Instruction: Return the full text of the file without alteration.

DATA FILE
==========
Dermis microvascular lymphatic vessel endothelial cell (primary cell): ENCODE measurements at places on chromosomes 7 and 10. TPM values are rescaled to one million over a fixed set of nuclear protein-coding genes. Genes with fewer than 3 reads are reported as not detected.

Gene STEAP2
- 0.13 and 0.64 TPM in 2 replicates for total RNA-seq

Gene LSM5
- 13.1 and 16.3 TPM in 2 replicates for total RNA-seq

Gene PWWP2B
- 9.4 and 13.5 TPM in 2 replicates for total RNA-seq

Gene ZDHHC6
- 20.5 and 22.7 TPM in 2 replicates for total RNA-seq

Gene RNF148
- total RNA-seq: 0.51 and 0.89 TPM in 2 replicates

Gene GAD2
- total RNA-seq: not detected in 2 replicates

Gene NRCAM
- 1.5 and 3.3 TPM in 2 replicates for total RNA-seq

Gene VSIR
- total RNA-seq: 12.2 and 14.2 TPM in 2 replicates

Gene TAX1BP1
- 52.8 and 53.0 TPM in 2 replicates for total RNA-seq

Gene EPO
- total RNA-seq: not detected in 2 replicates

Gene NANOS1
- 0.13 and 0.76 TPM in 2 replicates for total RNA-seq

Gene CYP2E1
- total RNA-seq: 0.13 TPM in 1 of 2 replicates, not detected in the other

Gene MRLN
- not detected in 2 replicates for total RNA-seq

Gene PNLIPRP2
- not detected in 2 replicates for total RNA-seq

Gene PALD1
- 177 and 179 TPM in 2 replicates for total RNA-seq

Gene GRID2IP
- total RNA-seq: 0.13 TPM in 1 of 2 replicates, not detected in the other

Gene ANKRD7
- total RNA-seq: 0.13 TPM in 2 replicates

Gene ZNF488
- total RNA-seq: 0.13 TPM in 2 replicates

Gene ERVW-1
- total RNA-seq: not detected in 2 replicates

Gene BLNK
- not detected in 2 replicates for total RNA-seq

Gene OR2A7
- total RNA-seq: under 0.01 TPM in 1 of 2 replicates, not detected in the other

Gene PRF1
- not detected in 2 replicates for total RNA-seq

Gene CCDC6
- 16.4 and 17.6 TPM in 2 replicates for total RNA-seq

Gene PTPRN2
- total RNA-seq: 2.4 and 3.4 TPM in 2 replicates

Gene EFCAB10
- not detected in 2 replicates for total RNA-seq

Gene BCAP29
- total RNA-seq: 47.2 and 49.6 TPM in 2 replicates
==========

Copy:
Dermis microvascular lymphatic vessel endothelial cell (primary cell): ENCODE measurements at places on chromosomes 7 and 10. TPM values are rescaled to one million over a fixed set of nuclear protein-coding genes. Genes with fewer than 3 reads are reported as not detected.

Gene STEAP2
- 0.13 and 0.64 TPM in 2 replicates for total RNA-seq

Gene LSM5
- 13.1 and 16.3 TPM in 2 replicates for total RNA-seq

Gene PWWP2B
- 9.4 and 13.5 TPM in 2 replicates for total RNA-seq

Gene ZDHHC6
- 20.5 and 22.7 TPM in 2 replicates for total RNA-seq

Gene RNF148
- total RNA-seq: 0.51 and 0.89 TPM in 2 replicates

Gene GAD2
- total RNA-seq: not detected in 2 replicates

Gene NRCAM
- 1.5 and 3.3 TPM in 2 replicates for total RNA-seq

Gene VSIR
- total RNA-seq: 12.2 and 14.2 TPM in 2 replicates

Gene TAX1BP1
- 52.8 and 53.0 TPM in 2 replicates for total RNA-seq

Gene EPO
- total RNA-seq: not detected in 2 replicates

Gene NANOS1
- 0.13 and 0.76 TPM in 2 replicates for total RNA-seq

Gene CYP2E1
- total RNA-seq: 0.13 TPM in 1 of 2 replicates, not detected in the other

Gene MRLN
- not detected in 2 replicates for total RNA-seq

Gene PNLIPRP2
- not detected in 2 replicates for total RNA-seq

Gene PALD1
- 177 and 179 TPM in 2 replicates for total RNA-seq

Gene GRID2IP
- total RNA-seq: 0.13 TPM in 1 of 2 replicates, not detected in the other

Gene ANKRD7
- total RNA-seq: 0.13 TPM in 2 replicates

Gene ZNF488
- total RNA-seq: 0.13 TPM in 2 replicates

Gene ERVW-1
- total RNA-seq: not detected in 2 replicates

Gene BLNK
- not detected in 2 replicates for total RNA-seq

Gene OR2A7
- total RNA-seq: under 0.01 TPM in 1 of 2 replicates, not detected in the other

Gene PRF1
- not detected in 2 replicates for total RNA-seq

Gene CCDC6
- 16.4 and 17.6 TPM in 2 replicates for total RNA-seq

Gene PTPRN2
- total RNA-seq: 2.4 and 3.4 TPM in 2 replicates

Gene EFCAB10
- not detected in 2 replicates for total RNA-seq

Gene BCAP29
- total RNA-seq: 47.2 and 49.6 TPM in 2 replicates